- Both her manager and her CEO told her to take care of herself first and that work shouldn’t be her top priority. She received ongoing messages of care and support via Facebook, emails and text messages.
Karen isn’t the only one who refers to the breast cancer experience as a “journey.” So does Beth DuPree, MD, FACS, ABIHM. She created The Healing Consciousness Foundation to provide integrative and holistic resources for patients, so that they have the opportunity to not just survive their cancer, but to thrive after the diagnosis of breast cancer. The first thing that Dr. DuPree recommends to her patients is for them to think of their cancer experience as a journey in which every day is a gift. She says, “Being present in the present moment is the gift.”
In Dr. DuPree’s practice — Comprehensive Breast Care Surgeons of Holy Redeemer Hospital—she has found that patients who have emotional and spiritual support throughout their diagnosis and treatment—regardless of their stage—have better outcomes, decreased risk for recurrence, and increased disease-free survival, when compared stage for stage, grade for grade.
Statistics back up this theory. In an Ohio State University study, an 11-year follow-up of patients with stage II-III breast cancer revealed that those who maintained the following had a 56 percent reduction in mortality:
- a healthy diet
- physical activity
- stress reduction (yoga relaxation 20 minutes, three times a week)
- social support
The truth about tomo (tomosynthesis, that is)
Most mammography centers are equipped with a digital mammography now, but there is a relatively new machine available called, the Hologic—Selenia Dimensions/Tomosynthesis Mammography machine. I asked breast surgeon Dr. DuPree to help us understand the difference between these mammograms. She explained, “Conventional 2-D mammography produces a single, flattened image of the breast, making it difficult for doctors to detect small cancers.
Breast tomosynthesis minimizes the impact of overlapping breast tissue during imaging because the camera moves over the breast taking images from multiple angles. These images are combined to create a three dimensional rendering of the entire breast resulting in fewer false positives.”
Dr. DuPree further explained that she recommends tomosynthesis for all of her patients as she says that it is the best technology we have for digital evaluation of the breasts. She further explains, “If a woman has a fatty replaced breast or a whiteout mammogram (the image looks like a search for a polar bear in a snowstorm), then after her 3-D tomosynthesis she can return to annual screening with traditional digital mammography.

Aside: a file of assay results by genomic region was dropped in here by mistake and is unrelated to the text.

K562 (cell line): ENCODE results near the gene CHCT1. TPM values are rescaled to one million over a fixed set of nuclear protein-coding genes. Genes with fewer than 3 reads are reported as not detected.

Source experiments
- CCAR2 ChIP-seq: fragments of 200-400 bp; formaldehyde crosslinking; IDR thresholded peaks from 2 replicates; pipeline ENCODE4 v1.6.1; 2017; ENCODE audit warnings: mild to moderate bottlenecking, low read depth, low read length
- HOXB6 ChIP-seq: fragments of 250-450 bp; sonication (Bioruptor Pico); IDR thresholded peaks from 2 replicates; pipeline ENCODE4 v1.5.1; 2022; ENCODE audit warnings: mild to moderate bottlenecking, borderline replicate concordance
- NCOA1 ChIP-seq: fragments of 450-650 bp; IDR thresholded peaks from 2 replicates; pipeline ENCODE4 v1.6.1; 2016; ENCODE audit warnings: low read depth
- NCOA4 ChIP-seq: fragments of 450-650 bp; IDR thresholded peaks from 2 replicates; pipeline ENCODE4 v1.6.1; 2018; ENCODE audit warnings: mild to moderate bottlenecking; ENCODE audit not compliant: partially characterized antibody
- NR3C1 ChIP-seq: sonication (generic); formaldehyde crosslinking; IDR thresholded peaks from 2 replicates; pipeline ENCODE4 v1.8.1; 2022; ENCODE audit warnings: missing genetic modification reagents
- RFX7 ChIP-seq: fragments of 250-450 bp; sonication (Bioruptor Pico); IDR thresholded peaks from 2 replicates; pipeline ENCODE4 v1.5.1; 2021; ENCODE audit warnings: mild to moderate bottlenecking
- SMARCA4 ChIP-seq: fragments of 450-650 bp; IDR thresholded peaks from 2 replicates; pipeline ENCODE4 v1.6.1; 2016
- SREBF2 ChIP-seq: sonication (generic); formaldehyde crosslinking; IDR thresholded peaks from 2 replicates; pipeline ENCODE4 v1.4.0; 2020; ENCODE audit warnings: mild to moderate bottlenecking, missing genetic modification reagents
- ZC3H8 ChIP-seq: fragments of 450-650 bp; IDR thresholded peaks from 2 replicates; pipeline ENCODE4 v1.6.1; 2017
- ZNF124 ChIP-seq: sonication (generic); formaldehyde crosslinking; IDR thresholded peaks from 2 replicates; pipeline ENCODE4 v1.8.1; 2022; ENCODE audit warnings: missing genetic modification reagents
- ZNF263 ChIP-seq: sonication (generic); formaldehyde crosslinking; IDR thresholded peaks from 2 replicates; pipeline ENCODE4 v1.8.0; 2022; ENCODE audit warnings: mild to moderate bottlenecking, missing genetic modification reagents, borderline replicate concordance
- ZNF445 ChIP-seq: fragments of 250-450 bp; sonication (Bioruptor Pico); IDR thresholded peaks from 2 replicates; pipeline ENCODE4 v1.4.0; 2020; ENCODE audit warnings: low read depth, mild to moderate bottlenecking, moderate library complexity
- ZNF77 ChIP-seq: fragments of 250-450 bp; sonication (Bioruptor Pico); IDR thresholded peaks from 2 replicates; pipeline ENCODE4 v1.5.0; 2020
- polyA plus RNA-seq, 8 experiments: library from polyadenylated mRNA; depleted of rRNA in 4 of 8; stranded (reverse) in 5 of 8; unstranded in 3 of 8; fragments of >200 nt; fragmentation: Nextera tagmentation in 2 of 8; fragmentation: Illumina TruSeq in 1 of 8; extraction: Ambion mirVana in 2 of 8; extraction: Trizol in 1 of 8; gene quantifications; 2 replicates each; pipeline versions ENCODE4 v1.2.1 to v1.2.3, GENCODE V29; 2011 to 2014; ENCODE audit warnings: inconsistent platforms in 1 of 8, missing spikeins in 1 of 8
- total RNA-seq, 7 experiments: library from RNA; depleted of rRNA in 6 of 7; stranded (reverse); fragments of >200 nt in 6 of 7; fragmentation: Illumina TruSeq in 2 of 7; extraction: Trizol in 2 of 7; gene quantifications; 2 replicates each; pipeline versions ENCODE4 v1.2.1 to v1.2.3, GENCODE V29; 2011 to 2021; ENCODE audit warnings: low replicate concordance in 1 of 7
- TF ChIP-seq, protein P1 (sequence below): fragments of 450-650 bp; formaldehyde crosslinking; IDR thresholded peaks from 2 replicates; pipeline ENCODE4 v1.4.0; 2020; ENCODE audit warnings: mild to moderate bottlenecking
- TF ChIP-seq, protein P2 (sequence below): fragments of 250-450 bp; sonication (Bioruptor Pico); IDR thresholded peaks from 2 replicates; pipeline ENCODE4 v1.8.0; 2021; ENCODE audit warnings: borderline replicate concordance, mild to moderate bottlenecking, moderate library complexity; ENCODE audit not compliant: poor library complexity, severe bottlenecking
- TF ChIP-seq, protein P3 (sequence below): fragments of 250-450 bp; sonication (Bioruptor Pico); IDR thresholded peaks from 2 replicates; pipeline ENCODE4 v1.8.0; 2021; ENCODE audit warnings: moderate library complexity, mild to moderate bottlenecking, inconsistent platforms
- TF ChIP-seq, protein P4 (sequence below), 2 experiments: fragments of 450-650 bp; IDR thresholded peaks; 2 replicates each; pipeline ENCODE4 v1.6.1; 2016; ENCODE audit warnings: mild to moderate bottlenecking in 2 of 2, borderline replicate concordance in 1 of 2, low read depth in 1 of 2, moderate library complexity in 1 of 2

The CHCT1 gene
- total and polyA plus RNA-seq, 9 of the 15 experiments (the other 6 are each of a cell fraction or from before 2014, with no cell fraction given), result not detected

For those whose breasts are the “polar bear in a snowstorm” dense, then she may also benefit from ABVS Automated Breast Volume Scan (whole breast screening ultrasound).If she falls into the category of “fibroglandular,” meaning mixed fatty and fibrous elements in the breast, then 3-D should be her annual screening modality. This is the majority of patients.”
Once a patient has her first 3-D tomosynthesis, in Dr. Dupree’s practice then she confers with the radiologist and together they decide whether or not the patient’s breast type is best imaged with 3-D tomo or standard digital mammography for subsequent mammograms.
Karen’s brutally honest about her own experience. Some patients say that getting cancer was the best thing that ever happened to them. “I am NOT one of those people,” she says. She does say that she’s stronger—both mentally and physically—than she has been in a long time. Her priorities have definitely changed.
When Karen questions why this happened to her, she has plenty of answers:
- to be there when her friend Bill was diagnosed with throat cancer
- to be there for her friend Mary who had to undergo chemo
- to talk to a friend of a friend who was starting chemo for breast cancer
- for her sister-in-law who was diagnosed with breast cancer
P.S.: To date, Karen is cancer free!